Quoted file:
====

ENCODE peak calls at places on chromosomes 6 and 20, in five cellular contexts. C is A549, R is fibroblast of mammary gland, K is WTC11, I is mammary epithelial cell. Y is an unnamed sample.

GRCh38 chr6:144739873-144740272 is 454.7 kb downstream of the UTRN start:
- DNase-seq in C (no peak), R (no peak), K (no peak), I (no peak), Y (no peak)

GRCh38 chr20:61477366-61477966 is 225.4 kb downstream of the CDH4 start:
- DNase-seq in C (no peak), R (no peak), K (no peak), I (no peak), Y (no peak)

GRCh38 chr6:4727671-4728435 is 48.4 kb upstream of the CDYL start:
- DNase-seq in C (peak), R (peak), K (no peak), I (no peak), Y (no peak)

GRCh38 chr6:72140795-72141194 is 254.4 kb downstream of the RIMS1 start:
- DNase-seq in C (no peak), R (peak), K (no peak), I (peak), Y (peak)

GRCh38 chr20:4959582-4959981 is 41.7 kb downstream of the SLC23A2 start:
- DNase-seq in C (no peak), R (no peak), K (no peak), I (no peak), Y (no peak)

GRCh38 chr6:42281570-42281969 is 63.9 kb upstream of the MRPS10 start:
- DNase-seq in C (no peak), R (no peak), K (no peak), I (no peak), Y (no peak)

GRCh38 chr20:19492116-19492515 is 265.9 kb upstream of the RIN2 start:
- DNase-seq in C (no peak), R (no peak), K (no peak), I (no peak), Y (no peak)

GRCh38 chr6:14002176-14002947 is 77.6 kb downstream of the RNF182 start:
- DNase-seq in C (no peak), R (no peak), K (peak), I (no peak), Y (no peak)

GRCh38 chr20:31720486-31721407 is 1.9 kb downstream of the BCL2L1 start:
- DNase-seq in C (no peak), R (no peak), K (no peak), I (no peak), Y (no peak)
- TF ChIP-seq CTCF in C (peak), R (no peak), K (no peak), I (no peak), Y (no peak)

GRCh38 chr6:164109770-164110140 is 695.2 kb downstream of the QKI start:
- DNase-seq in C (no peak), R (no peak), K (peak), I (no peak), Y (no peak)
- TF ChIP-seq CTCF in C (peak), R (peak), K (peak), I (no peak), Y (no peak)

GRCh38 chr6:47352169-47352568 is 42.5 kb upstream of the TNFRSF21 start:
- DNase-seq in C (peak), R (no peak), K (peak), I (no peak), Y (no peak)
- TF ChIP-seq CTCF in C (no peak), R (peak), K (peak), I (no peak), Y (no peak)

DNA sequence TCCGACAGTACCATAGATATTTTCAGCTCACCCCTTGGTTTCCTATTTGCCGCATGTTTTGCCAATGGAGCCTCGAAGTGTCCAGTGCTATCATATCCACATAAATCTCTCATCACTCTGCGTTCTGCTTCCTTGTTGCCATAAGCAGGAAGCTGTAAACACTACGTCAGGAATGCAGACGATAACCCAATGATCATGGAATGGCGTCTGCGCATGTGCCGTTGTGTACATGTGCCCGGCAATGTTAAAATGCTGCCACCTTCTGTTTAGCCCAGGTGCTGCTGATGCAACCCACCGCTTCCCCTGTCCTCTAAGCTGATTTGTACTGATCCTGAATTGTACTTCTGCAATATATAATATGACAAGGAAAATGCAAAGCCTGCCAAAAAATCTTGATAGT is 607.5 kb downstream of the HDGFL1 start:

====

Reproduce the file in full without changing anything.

ENCODE peak calls at places on chromosomes 6 and 20, in five cellular contexts. C is A549, R is fibroblast of mammary gland, K is WTC11, I is mammary epithelial cell. Y is an unnamed sample.

GRCh38 chr6:144739873-144740272 is 454.7 kb downstream of the UTRN start:
- DNase-seq in C (no peak), R (no peak), K (no peak), I (no peak), Y (no peak)

GRCh38 chr20:61477366-61477966 is 225.4 kb downstream of the CDH4 start:
- DNase-seq in C (no peak), R (no peak), K (no peak), I (no peak), Y (no peak)

GRCh38 chr6:4727671-4728435 is 48.4 kb upstream of the CDYL start:
- DNase-seq in C (peak), R (peak), K (no peak), I (no peak), Y (no peak)

GRCh38 chr6:72140795-72141194 is 254.4 kb downstream of the RIMS1 start:
- DNase-seq in C (no peak), R (peak), K (no peak), I (peak), Y (peak)

GRCh38 chr20:4959582-4959981 is 41.7 kb downstream of the SLC23A2 start:
- DNase-seq in C (no peak), R (no peak), K (no peak), I (no peak), Y (no peak)

GRCh38 chr6:42281570-42281969 is 63.9 kb upstream of the MRPS10 start:
- DNase-seq in C (no peak), R (no peak), K (no peak), I (no peak), Y (no peak)

GRCh38 chr20:19492116-19492515 is 265.9 kb upstream of the RIN2 start:
- DNase-seq in C (no peak), R (no peak), K (no peak), I (no peak), Y (no peak)

GRCh38 chr6:14002176-14002947 is 77.6 kb downstream of the RNF182 start:
- DNase-seq in C (no peak), R (no peak), K (peak), I (no peak), Y (no peak)

GRCh38 chr20:31720486-31721407 is 1.9 kb downstream of the BCL2L1 start:
- DNase-seq in C (no peak), R (no peak), K (no peak), I (no peak), Y (no peak)
- TF ChIP-seq CTCF in C (peak), R (no peak), K (no peak), I (no peak), Y (no peak)

GRCh38 chr6:164109770-164110140 is 695.2 kb downstream of the QKI start:
- DNase-seq in C (no peak), R (no peak), K (peak), I (no peak), Y (no peak)
- TF ChIP-seq CTCF in C (peak), R (peak), K (peak), I (no peak), Y (no peak)

GRCh38 chr6:47352169-47352568 is 42.5 kb upstream of the TNFRSF21 start:
- DNase-seq in C (peak), R (no peak), K (peak), I (no peak), Y (no peak)
- TF ChIP-seq CTCF in C (no peak), R (peak), K (peak), I (no peak), Y (no peak)

DNA sequence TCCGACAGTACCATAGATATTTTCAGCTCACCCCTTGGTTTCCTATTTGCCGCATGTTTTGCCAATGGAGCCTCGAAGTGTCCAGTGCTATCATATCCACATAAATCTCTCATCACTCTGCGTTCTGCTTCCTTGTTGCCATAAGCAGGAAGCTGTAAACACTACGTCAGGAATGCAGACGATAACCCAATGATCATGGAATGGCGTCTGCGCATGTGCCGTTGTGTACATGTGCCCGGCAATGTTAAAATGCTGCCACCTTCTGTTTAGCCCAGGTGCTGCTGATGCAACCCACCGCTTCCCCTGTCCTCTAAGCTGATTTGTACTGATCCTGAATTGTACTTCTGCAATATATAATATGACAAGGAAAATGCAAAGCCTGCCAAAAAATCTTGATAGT is 607.5 kb downstream of the HDGFL1 start: